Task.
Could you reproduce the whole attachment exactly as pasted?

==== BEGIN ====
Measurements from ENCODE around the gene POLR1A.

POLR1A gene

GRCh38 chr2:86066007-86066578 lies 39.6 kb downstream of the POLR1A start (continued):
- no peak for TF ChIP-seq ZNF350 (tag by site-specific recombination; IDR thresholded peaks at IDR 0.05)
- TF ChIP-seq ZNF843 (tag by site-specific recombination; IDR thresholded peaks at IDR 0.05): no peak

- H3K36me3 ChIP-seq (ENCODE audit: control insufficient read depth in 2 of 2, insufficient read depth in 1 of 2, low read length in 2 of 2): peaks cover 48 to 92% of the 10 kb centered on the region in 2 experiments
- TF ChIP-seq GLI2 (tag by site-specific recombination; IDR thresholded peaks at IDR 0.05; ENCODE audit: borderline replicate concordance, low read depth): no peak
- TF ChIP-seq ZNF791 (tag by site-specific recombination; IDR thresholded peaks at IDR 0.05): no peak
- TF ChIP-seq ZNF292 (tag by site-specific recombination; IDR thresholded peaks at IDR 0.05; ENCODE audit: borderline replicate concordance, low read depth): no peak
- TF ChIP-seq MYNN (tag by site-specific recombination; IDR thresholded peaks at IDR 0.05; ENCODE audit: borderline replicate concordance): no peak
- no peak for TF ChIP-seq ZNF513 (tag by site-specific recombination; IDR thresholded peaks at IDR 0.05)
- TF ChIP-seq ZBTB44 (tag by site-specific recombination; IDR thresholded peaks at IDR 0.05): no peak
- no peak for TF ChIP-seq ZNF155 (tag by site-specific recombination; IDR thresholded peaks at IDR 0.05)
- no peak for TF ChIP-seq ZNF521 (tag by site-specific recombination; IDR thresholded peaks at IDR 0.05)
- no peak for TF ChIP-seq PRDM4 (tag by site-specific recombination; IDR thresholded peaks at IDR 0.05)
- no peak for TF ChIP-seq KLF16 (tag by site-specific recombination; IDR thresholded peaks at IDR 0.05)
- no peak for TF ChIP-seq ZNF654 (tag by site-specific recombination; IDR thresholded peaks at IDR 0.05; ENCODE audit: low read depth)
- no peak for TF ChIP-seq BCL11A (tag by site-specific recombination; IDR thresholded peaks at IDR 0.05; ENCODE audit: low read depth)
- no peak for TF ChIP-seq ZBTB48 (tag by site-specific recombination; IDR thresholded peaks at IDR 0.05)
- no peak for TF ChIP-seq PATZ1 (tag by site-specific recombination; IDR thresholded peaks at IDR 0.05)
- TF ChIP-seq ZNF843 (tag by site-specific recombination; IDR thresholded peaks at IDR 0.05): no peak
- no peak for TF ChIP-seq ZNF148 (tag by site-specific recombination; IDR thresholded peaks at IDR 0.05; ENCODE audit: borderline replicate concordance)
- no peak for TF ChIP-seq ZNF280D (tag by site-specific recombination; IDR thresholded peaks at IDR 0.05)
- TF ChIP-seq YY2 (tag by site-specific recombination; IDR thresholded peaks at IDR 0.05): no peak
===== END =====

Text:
Measurements from ENCODE around the gene POLR1A.

POLR1A gene

GRCh38 chr2:86066007-86066578 lies 39.6 kb downstream of the POLR1A start (continued):
- no peak for TF ChIP-seq ZNF350 (tag by site-specific recombination; IDR thresholded peaks at IDR 0.05)
- TF ChIP-seq ZNF843 (tag by site-specific recombination; IDR thresholded peaks at IDR 0.05): no peak

- H3K36me3 ChIP-seq (ENCODE audit: control insufficient read depth in 2 of 2, insufficient read depth in 1 of 2, low read length in 2 of 2): peaks cover 48 to 92% of the 10 kb centered on the region in 2 experiments
- TF ChIP-seq GLI2 (tag by site-specific recombination; IDR thresholded peaks at IDR 0.05; ENCODE audit: borderline replicate concordance, low read depth): no peak
- TF ChIP-seq ZNF791 (tag by site-specific recombination; IDR thresholded peaks at IDR 0.05): no peak
- TF ChIP-seq ZNF292 (tag by site-specific recombination; IDR thresholded peaks at IDR 0.05; ENCODE audit: borderline replicate concordance, low read depth): no peak
- TF ChIP-seq MYNN (tag by site-specific recombination; IDR thresholded peaks at IDR 0.05; ENCODE audit: borderline replicate concordance): no peak
- no peak for TF ChIP-seq ZNF513 (tag by site-specific recombination; IDR thresholded peaks at IDR 0.05)
- TF ChIP-seq ZBTB44 (tag by site-specific recombination; IDR thresholded peaks at IDR 0.05): no peak
- no peak for TF ChIP-seq ZNF155 (tag by site-specific recombination; IDR thresholded peaks at IDR 0.05)
- no peak for TF ChIP-seq ZNF521 (tag by site-specific recombination; IDR thresholded peaks at IDR 0.05)
- no peak for TF ChIP-seq PRDM4 (tag by site-specific recombination; IDR thresholded peaks at IDR 0.05)
- no peak for TF ChIP-seq KLF16 (tag by site-specific recombination; IDR thresholded peaks at IDR 0.05)
- no peak for TF ChIP-seq ZNF654 (tag by site-specific recombination; IDR thresholded peaks at IDR 0.05; ENCODE audit: low read depth)
- no peak for TF ChIP-seq BCL11A (tag by site-specific recombination; IDR thresholded peaks at IDR 0.05; ENCODE audit: low read depth)
- no peak for TF ChIP-seq ZBTB48 (tag by site-specific recombination; IDR thresholded peaks at IDR 0.05)
- no peak for TF ChIP-seq PATZ1 (tag by site-specific recombination; IDR thresholded peaks at IDR 0.05)
- TF ChIP-seq ZNF843 (tag by site-specific recombination; IDR thresholded peaks at IDR 0.05): no peak
- no peak for TF ChIP-seq ZNF148 (tag by site-specific recombination; IDR thresholded peaks at IDR 0.05; ENCODE audit: borderline replicate concordance)
- no peak for TF ChIP-seq ZNF280D (tag by site-specific recombination; IDR thresholded peaks at IDR 0.05)
- TF ChIP-seq YY2 (tag by site-specific recombination; IDR thresholded peaks at IDR 0.05): no peak